Sensitivity of the dynamics of the general Rosenzweig–MacArthur model to the mathematical form of the functional response: a bifurcation theory approach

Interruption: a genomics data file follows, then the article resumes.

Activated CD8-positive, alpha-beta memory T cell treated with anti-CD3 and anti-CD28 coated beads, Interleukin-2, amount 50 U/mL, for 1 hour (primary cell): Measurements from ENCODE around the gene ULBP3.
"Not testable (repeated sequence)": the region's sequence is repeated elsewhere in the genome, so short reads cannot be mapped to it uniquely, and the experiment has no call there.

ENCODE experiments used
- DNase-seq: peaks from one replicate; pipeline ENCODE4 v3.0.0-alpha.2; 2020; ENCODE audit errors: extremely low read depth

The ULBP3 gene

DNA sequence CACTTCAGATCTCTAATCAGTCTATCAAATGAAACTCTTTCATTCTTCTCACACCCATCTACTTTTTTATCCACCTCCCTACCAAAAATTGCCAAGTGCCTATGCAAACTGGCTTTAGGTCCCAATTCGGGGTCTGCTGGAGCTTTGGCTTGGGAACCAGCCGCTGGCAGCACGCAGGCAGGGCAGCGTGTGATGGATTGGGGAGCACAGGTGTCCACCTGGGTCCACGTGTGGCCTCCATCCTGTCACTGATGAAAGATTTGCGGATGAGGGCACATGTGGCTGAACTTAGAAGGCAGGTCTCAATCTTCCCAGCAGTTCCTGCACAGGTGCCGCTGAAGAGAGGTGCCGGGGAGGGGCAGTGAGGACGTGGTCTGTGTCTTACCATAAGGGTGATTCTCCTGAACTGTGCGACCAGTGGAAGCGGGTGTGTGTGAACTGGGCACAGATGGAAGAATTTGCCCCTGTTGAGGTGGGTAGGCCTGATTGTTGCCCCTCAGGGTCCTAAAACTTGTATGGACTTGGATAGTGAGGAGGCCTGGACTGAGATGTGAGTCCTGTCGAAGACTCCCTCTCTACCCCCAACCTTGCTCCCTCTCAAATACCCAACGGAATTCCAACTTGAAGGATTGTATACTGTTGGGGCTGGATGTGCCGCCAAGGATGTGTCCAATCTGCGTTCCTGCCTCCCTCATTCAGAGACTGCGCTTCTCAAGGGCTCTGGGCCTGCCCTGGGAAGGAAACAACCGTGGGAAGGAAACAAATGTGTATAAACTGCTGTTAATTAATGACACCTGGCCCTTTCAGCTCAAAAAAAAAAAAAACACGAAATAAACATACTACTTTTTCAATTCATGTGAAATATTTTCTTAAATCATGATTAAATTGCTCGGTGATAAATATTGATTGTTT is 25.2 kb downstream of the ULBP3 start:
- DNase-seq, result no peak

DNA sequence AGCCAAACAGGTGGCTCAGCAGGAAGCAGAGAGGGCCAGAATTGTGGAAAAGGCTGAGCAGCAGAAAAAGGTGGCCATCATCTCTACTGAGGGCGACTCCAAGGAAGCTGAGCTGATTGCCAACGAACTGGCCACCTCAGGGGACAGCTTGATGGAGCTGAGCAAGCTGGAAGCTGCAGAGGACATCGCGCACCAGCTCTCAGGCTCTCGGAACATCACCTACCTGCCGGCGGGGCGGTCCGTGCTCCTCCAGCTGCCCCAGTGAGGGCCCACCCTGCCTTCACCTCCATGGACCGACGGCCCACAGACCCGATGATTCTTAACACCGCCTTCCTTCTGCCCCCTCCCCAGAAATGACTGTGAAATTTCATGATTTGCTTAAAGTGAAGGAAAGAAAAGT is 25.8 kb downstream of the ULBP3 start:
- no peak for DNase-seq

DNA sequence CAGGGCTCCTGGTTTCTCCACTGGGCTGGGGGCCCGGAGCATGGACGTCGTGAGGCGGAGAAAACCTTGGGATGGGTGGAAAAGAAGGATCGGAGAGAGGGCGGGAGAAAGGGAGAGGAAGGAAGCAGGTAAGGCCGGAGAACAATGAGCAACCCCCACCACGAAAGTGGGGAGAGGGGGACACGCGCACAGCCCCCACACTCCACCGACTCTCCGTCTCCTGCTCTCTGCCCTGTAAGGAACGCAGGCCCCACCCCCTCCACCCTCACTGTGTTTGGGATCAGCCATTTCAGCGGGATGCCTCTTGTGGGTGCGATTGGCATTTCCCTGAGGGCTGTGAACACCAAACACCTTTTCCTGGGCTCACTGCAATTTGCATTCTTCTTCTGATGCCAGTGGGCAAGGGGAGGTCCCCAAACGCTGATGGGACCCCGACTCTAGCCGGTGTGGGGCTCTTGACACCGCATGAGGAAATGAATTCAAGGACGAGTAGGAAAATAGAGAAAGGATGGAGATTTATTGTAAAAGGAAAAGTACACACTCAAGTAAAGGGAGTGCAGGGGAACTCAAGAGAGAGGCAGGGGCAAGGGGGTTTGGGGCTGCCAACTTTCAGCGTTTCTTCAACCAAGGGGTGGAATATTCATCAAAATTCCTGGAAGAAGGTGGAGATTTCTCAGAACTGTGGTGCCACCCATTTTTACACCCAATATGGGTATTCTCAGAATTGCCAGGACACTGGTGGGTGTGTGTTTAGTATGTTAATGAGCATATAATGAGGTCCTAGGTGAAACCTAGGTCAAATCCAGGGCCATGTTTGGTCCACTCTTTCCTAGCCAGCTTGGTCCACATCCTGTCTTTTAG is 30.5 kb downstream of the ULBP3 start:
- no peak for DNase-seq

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The equations in the Rosenzweig-MacArthur predator-prey model have been shown to be sensitive to the mathematical form used to model the predator response function even if the forms used have the same basic shape: zero at zero, monotone increasing, concave down, and saturating. Here, we revisit this model to help explain this sensitivity in the case of three response functions of Holling type II form: Monod, Ivlev, and Hyperbolic tangent. We consider both the local and global dynamics and determine the possible bifurcations with respect to variation of the carrying capacity of the prey, a measure of the enrichment of the environment. We give an analytic expression that determines the criticality of the Hopf bifurcation, and prove that although all three forms can give rise to supercritical Hopf bifurcations, only the Trigonometric form can also give rise to subcritical Hopf bifurcation and has a saddle node bifurcation of periodic orbits giving rise to two coexisting limit cycles, providing a counterexample to a conjecture of Kooji and Zegeling. We also revisit the ranking of the functional responses, according to their potential to destabilize the dynamics of the model and show that given data, not only the choice of the functional form, but the choice of the number and/or position of the data points can influence the dynamics predicted.
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